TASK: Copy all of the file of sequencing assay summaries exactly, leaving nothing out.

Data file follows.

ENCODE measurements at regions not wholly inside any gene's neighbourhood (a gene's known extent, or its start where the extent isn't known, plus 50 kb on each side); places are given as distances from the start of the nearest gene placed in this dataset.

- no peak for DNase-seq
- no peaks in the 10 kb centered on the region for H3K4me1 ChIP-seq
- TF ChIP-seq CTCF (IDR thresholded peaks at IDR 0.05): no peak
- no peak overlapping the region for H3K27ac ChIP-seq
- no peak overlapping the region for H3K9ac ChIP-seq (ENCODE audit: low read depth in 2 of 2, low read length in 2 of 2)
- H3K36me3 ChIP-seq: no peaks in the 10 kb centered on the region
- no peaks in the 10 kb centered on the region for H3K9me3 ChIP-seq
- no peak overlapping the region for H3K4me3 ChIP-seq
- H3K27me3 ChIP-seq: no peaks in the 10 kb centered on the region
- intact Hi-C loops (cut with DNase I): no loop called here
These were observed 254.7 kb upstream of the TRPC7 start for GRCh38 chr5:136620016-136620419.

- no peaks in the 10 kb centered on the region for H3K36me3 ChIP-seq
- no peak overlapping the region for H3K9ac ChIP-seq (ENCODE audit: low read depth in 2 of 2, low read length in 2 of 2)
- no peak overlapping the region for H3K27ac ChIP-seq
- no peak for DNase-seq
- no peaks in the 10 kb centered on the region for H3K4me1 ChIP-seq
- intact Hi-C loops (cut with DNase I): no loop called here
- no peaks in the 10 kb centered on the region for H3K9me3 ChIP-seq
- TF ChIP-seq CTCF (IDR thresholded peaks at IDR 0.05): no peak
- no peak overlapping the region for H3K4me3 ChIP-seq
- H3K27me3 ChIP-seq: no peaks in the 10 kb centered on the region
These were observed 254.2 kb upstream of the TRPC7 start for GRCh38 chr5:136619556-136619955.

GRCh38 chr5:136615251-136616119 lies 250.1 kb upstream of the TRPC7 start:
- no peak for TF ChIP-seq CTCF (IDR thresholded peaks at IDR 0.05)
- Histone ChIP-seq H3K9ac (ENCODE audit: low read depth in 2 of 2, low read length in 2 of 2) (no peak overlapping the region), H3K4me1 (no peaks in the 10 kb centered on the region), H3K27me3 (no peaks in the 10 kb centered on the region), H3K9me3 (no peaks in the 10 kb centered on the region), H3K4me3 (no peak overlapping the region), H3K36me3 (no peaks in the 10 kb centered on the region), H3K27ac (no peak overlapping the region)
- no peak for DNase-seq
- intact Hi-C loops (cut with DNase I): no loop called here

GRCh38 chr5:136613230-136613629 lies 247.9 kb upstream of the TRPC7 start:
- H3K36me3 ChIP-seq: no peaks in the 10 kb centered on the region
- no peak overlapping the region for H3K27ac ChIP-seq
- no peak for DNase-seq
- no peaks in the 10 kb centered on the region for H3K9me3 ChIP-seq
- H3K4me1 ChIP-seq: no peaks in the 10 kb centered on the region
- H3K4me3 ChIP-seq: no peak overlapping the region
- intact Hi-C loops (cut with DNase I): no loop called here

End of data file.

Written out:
ENCODE measurements at regions not wholly inside any gene's neighbourhood (a gene's known extent, or its start where the extent isn't known, plus 50 kb on each side); places are given as distances from the start of the nearest gene placed in this dataset.

- no peak for DNase-seq
- no peaks in the 10 kb centered on the region for H3K4me1 ChIP-seq
- TF ChIP-seq CTCF (IDR thresholded peaks at IDR 0.05): no peak
- no peak overlapping the region for H3K27ac ChIP-seq
- no peak overlapping the region for H3K9ac ChIP-seq (ENCODE audit: low read depth in 2 of 2, low read length in 2 of 2)
- H3K36me3 ChIP-seq: no peaks in the 10 kb centered on the region
- no peaks in the 10 kb centered on the region for H3K9me3 ChIP-seq
- no peak overlapping the region for H3K4me3 ChIP-seq
- H3K27me3 ChIP-seq: no peaks in the 10 kb centered on the region
- intact Hi-C loops (cut with DNase I): no loop called here
These were observed 254.7 kb upstream of the TRPC7 start for GRCh38 chr5:136620016-136620419.

- no peaks in the 10 kb centered on the region for H3K36me3 ChIP-seq
- no peak overlapping the region for H3K9ac ChIP-seq (ENCODE audit: low read depth in 2 of 2, low read length in 2 of 2)
- no peak overlapping the region for H3K27ac ChIP-seq
- no peak for DNase-seq
- no peaks in the 10 kb centered on the region for H3K4me1 ChIP-seq
- intact Hi-C loops (cut with DNase I): no loop called here
- no peaks in the 10 kb centered on the region for H3K9me3 ChIP-seq
- TF ChIP-seq CTCF (IDR thresholded peaks at IDR 0.05): no peak
- no peak overlapping the region for H3K4me3 ChIP-seq
- H3K27me3 ChIP-seq: no peaks in the 10 kb centered on the region
These were observed 254.2 kb upstream of the TRPC7 start for GRCh38 chr5:136619556-136619955.

GRCh38 chr5:136615251-136616119 lies 250.1 kb upstream of the TRPC7 start:
- no peak for TF ChIP-seq CTCF (IDR thresholded peaks at IDR 0.05)
- Histone ChIP-seq H3K9ac (ENCODE audit: low read depth in 2 of 2, low read length in 2 of 2) (no peak overlapping the region), H3K4me1 (no peaks in the 10 kb centered on the region), H3K27me3 (no peaks in the 10 kb centered on the region), H3K9me3 (no peaks in the 10 kb centered on the region), H3K4me3 (no peak overlapping the region), H3K36me3 (no peaks in the 10 kb centered on the region), H3K27ac (no peak overlapping the region)
- no peak for DNase-seq
- intact Hi-C loops (cut with DNase I): no loop called here

GRCh38 chr5:136613230-136613629 lies 247.9 kb upstream of the TRPC7 start:
- H3K36me3 ChIP-seq: no peaks in the 10 kb centered on the region
- no peak overlapping the region for H3K27ac ChIP-seq
- no peak for DNase-seq
- no peaks in the 10 kb centered on the region for H3K9me3 ChIP-seq
- H3K4me1 ChIP-seq: no peaks in the 10 kb centered on the region
- H3K4me3 ChIP-seq: no peak overlapping the region
- intact Hi-C loops (cut with DNase I): no loop called here